Applications for such approval must include a data security plan. At DNAnexus, we were pleased to discover that a publication from our white paper library detailing our own security compliance practices was listed as an information resource for individuals seeking a working understanding of the requirements.

DNAnexus platform features such as two-factor authentication, end-to-end encryption, need-based network access control, 24/7 security monitoring and updates, audit and access logging allow us to satisfy the new requirements and to exceed the security of many local datacenter installations.

DNAnexus is working with AWS and the NIH to establish mechanisms for processing data access requests and vending the access-controlled data to approved requestors, and we expect to be providing seamless access to these important datasets in DNAnexus.

The combination of data security and powerful computing made possible by the partnership between DNAnexus and AWS has created the ideal platform for global scientific collaboration in genomics. We are thrilled now to be witnessing the beginnings of a genomic discovery “Commons,” where data are brought together and analyzed by researchers around the world.  We will continue to meet and exceed existing security standards, working with our partners to enable new kinds of innovation driven by genomic big data.

 

100% Cloud-based Genome Center Integrating Large Healthcare Data Flows

photo: The Cancer Genome Atlas
photo: The Cancer Genome Atlas

In a previous post, our new CMO, David Shaywitz, talked about his vision for DNAnexus and its role in helping fulfill the promise of genomic medicine:

“DNAnexus represents a natural home for these aspirations, offering a compelling, secure, cloud-based data management platform, an enabling tool for any healthcare organization – academic medical center, healthcare system, biopharma company, payor – who recognizes that getting a handle on large healthcare data flows is rapidly becoming table stakes, and that figuring out how to manage and leverage genomic data is a wise place to start.”

Fast-forward two months…  This week, we announced exciting progress in our efforts to accelerate genomic medicine.  The DNAnexus cloud-based genome informatics and data management platform is powering a number of collaborations between Regeneron Genetics Center (RGC) and its leading healthcare provider partners.

In a RGC press release, they announced these new collaborators, which include the Geisinger Health System, Columbia University Medical Center, Clinic for Special Children, and Baylor College of Medicine. The RGC will be using the DNAnexus platform to integrate sequencing data with de-identified clinical records from patient volunteers. To date, the RGC has sequenced samples from more than 10,000 individuals and is currently sequencing more than 50,000 samples per year.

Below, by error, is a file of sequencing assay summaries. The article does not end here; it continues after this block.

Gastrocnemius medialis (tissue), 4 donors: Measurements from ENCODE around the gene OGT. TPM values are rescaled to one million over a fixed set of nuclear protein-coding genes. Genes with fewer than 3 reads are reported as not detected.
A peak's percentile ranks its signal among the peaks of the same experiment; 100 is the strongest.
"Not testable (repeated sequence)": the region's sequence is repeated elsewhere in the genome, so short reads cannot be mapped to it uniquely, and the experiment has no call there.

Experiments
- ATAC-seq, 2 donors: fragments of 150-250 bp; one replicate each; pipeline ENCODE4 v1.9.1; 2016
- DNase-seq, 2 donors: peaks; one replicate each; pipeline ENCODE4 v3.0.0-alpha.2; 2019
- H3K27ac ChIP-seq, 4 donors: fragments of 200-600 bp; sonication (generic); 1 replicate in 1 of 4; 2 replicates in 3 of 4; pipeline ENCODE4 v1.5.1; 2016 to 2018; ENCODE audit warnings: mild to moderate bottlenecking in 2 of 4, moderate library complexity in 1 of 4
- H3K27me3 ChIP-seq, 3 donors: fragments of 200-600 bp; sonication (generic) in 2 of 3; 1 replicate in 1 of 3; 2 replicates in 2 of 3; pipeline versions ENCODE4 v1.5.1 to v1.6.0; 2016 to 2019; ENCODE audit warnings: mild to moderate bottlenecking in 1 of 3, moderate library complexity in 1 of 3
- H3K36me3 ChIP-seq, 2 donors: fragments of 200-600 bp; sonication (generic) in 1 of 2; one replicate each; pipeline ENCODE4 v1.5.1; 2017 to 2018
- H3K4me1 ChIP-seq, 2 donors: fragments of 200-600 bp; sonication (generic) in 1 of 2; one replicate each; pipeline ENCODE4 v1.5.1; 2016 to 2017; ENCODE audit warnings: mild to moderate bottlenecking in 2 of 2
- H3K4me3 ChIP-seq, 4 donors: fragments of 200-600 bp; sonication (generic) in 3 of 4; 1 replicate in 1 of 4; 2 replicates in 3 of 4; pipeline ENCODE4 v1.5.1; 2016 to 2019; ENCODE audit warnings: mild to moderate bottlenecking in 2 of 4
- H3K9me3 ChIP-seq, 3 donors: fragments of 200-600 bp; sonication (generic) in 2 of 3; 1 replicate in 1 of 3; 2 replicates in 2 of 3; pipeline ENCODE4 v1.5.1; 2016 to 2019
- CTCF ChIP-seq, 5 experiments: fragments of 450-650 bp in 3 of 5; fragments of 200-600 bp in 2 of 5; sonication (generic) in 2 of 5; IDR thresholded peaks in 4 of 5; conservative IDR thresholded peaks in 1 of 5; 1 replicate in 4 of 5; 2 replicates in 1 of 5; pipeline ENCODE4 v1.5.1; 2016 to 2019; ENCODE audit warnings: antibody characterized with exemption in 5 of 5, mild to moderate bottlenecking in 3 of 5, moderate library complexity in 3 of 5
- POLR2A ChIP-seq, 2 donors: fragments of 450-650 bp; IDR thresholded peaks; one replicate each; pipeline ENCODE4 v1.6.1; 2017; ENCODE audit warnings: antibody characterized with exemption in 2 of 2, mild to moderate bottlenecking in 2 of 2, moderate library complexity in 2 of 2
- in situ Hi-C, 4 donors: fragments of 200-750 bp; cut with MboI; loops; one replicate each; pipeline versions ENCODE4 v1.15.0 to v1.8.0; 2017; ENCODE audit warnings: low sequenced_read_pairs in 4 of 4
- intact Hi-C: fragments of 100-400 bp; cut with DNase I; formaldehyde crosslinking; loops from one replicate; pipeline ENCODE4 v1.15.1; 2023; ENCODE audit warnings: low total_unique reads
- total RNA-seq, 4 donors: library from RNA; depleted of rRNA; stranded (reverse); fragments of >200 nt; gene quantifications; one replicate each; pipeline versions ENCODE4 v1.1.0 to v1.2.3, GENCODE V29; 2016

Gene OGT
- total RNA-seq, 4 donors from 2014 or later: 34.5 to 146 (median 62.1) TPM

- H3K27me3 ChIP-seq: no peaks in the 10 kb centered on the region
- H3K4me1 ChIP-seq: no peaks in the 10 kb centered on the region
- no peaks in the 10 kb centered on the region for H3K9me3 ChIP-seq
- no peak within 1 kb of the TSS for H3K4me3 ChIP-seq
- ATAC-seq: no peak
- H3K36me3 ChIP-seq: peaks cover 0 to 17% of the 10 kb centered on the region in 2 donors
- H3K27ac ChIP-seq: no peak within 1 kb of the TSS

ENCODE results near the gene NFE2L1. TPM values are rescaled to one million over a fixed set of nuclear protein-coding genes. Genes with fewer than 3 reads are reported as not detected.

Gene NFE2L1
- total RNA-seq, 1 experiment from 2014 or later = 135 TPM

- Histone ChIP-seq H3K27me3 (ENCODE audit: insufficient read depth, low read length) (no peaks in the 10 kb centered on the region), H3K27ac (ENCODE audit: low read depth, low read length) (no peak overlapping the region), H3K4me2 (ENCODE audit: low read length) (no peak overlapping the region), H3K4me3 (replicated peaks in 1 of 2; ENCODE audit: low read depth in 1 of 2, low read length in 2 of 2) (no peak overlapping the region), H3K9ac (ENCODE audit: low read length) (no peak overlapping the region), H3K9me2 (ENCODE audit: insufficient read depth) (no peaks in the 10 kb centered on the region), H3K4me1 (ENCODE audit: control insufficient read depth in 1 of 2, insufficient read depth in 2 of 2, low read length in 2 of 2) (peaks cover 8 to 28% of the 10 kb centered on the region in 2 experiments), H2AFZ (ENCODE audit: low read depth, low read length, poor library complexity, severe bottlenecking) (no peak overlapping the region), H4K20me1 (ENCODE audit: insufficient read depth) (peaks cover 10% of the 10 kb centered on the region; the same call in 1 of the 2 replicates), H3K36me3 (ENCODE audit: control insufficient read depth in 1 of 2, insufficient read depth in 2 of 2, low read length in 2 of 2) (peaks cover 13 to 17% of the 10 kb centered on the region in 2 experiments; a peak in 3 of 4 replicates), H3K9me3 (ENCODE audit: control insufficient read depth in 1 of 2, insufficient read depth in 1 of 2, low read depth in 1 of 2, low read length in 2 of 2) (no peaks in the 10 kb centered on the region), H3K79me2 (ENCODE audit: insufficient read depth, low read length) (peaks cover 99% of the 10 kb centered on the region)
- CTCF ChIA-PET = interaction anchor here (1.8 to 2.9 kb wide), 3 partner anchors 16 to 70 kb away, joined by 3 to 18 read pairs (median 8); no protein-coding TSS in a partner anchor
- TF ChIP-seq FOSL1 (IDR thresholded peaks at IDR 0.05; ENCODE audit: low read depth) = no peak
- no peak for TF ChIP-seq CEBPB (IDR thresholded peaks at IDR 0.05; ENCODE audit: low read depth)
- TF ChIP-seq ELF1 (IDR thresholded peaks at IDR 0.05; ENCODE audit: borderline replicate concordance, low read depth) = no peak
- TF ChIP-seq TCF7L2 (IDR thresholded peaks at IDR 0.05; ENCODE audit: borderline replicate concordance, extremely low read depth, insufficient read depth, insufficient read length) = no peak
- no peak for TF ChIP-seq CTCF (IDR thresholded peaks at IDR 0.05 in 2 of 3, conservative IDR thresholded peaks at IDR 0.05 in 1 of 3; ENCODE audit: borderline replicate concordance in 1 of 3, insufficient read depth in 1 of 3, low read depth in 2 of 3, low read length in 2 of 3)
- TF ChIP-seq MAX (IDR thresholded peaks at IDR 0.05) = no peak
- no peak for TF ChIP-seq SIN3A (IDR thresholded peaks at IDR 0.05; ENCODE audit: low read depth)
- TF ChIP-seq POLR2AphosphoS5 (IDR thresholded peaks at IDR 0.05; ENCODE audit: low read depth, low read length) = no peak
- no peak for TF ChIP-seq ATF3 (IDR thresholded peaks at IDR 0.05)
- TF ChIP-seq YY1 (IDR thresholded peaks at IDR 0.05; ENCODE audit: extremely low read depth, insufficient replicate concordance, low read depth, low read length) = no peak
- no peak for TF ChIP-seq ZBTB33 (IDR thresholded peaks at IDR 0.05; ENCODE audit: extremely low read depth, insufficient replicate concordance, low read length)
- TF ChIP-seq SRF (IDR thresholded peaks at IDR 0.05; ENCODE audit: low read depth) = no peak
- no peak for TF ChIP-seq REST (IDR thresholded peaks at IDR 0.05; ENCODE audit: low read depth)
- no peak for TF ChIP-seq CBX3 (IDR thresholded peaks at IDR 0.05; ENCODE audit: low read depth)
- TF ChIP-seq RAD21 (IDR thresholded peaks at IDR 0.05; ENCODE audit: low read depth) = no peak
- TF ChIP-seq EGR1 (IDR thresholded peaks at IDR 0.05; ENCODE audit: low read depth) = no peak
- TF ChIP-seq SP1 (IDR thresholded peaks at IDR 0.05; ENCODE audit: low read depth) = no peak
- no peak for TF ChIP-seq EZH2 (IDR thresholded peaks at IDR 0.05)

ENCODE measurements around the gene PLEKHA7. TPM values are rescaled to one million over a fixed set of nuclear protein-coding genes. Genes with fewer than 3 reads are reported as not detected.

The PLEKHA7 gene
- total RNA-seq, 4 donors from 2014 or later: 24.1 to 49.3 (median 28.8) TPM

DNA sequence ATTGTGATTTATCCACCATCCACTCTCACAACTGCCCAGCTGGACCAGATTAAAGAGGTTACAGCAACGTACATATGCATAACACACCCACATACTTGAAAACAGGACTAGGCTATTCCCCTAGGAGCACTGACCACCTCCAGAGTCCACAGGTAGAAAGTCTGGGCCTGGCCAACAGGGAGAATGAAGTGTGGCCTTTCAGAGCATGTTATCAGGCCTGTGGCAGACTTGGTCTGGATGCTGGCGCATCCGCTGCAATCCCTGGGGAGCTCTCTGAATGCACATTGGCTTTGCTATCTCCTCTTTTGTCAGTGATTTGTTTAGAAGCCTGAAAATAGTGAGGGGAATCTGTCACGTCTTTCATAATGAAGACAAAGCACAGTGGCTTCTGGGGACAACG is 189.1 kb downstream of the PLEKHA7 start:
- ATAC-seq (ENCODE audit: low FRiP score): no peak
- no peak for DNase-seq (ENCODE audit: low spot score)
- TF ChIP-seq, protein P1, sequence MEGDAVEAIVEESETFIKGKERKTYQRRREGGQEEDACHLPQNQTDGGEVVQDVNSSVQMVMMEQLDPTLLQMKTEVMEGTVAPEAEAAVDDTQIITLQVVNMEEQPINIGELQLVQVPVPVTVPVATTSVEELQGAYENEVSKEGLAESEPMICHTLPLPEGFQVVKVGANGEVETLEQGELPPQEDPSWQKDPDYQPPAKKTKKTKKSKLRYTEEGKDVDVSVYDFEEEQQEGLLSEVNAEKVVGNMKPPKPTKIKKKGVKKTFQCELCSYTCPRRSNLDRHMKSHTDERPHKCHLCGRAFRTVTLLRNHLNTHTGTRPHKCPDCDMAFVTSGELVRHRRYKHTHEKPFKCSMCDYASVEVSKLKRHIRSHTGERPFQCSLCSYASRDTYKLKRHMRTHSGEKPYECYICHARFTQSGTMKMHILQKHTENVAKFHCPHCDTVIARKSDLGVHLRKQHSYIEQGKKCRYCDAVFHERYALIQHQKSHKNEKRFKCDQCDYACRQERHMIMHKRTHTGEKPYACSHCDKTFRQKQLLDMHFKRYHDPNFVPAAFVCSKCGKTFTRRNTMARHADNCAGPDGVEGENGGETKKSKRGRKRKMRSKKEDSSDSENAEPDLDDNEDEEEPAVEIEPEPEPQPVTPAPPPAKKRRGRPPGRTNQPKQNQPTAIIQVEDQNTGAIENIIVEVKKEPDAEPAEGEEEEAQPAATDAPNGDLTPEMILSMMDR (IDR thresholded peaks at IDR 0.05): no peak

The Geisinger collaboration, which has been described as the largest clinical sequencing project in the U.S., is on track to sequence more than 100,000 patient volunteer samples. This DNAnexus-powered initiative has resulted in the first 100% cloud-based biopharma genome center, and is now operating at scale.

Next-generation sequencing technologies, like Illumina’s HiSeq 2500 or X Ten platform, have reduced the cost and increased the speed of DNA sequencing outpacing Moore’s Law to the point where the new bottleneck is genome informatics. To address this issue, companies like Regeneron are adopting cloud-based solutions to handle the massive volume of sequencing data.

DNAnexus provides the technology backbone that enables the sharing and management of data and tools around large volumes of sequencing data between the RGC and its healthcare collaborators. Currently the RGC is processing more than 1,000 exomes per week and sharing the data easily and safely with their collaborators.

In order to improve patient care and ultimately human health, the integration of genomic and phenotypic data needs to happen on a massive scale (something David has recently discussed from the perspective of phenotype here and here). Combining large cohorts of deeply-phenotyped individuals with their genomic data offers a wide range of medical applications, the most obvious being a more personalized approach to medical interventions such as which therapy might work best for a given individual. These data can also be used to aid in the development of new companion diagnostics and clinical trial participant selection. As an article in GigaOM put it this week: Cloud Computing is Coming for Your DNA, and it Will Lead to Better Drugs and Health Care.

These collaborations are powerful examples of how the DNAnexus platform is enabling an integrated approach between biopharmaceutical companies and their partners to accelerate the research and discovery process. As David said, healthcare industry leaders who prioritize the management of large healthcare data flows will emerge as the pioneers who help us realize the full vision of precision medicine –delivery of the optimal therapy to the right patients at the right time – ideally before they are sick.